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#general
Title
# general
t

tall-sandwich-14901

09/19/2022, 7:34 PM
Is it possible to self reference a resource? I.e. say I wanted to use some of the info of an application registration in its creation, like so:
Copy code
const appReg = new azuread.Application("app", {
   displayName: "name",
   identifierUris: [`${baseUrl}/${self.applicationId}`]
})
Would something like
self.applicationId
be possible?
l

little-cartoon-10569

09/19/2022, 8:04 PM
No. ApplicationID isn't know until after the resource is finished being created, but you're requiring it in order to create it. This cannot work.
t

tall-sandwich-14901

09/19/2022, 8:06 PM
@little-cartoon-10569 would it be possible to create the resource and then modify its configuration in the same file?
as a workaround
l

little-cartoon-10569

09/19/2022, 8:08 PM
No. Pulumi is declarative. Creating and editing aren't Pulumi concepts. Only "making a cloud resource be the same as this code resource".
You cannot define one resource twice.
Why do you want a variable URI?
Wouldn't something like
${baseUrl}/name
be better, and more human-usable?
t

tall-sandwich-14901

09/19/2022, 9:02 PM
@little-cartoon-10569 existing architecture issue
l

little-cartoon-10569

09/19/2022, 9:16 PM
I think you'll have to do this in non-Pulumi code. Or els change your standards.
Even doing this through the console is a two-step process. Tell your team / architects that this is an anti-pattern than will cause issues later. And there's simply no need for it.
t

tall-sandwich-14901

09/19/2022, 9:35 PM
I mean two step in then sense its multiple commands, but it is doable in one script which is nice. Why would this url cause issues?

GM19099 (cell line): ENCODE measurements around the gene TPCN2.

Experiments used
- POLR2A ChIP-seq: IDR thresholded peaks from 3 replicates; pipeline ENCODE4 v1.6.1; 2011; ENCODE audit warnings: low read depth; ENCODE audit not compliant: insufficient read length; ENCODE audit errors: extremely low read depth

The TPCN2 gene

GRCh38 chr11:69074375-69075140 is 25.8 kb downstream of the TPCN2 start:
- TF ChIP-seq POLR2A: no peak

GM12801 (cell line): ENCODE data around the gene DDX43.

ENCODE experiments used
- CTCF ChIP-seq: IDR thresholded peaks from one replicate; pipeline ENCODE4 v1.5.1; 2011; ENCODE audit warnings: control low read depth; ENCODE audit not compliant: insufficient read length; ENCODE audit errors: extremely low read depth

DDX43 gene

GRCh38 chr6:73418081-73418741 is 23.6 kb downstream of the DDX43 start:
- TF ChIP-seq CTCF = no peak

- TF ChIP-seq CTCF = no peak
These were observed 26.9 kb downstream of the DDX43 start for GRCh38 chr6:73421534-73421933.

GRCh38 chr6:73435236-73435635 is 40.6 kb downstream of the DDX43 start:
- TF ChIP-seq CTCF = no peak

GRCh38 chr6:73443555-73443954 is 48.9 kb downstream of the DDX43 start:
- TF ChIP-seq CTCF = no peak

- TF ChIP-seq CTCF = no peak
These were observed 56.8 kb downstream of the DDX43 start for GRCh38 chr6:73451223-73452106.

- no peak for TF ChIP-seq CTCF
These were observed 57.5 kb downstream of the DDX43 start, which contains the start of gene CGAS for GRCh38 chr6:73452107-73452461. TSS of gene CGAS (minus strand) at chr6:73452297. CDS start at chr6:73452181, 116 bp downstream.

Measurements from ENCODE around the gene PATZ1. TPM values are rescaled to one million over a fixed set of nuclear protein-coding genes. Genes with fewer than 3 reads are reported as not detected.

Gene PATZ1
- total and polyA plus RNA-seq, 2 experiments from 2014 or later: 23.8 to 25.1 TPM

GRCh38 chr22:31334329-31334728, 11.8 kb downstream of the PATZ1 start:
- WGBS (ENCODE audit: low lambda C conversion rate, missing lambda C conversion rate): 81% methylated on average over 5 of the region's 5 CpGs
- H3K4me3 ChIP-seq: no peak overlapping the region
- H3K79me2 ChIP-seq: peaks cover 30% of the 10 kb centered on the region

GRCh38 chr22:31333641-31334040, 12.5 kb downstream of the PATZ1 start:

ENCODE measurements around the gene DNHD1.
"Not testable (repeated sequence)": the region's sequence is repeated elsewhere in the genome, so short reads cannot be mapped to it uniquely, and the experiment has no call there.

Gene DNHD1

l

little-cartoon-10569

09/19/2022, 9:53 PM
Because the URI can't be created until after Azure has created the application. The ApplicationID can't be known in advance, so you can't set the value at creation time. You have to wait until creation has completed.
If you destroy and recreate the application (which you might want to do at any time, and you will have to do at very awkward times like during disaster recovery), then you will have to update the URI, which means you will have to update anything that knows about that URI.
Having a fixed URI for a logical application, instead of a variable URI for a specific application, is a far more robust option.
t

tall-sandwich-14901

09/19/2022, 10:21 PM
@little-cartoon-10569 I see... Thank you for your help, I'll reach out to my team about it
👍 1
@little-cartoon-10569 I've discussed it with my team. It seems that the configuration of the url with the variable id in it comes from this MS doc page (I have attached an image of the code I'm referring to on that page) - we are using the Azure Bot Service in our architecture. I have been testing without the usage of the bot-id in the url and I haven't found problems yet, but I was wondering if you might know more about this design choice from Microsoft. Note that the bot-id is identical to the app-id and is set by the application registration.
l

little-cartoon-10569

09/20/2022, 7:53 PM
Nope, sorry. Is there an explanation for why they use the ID? Maybe that's just the natural human inclination to overspecify with insufficient constraints? With just that picture, it's impossible to know if that config is "better" than, for example,
api://{Subdomain}.<http://example.com/{Azure|example.com/{Azure> AD AppName}
.
My guess is that that URI is overspecified, and it would have been better to put simply
api://{hostname}.{domain}/{pathToApp}
or even just
{appUri}
.
t

tall-sandwich-14901

09/20/2022, 8:26 PM
No unfortunately there is no explanation for their choice 😕
But those hunches and ideas seem reasonable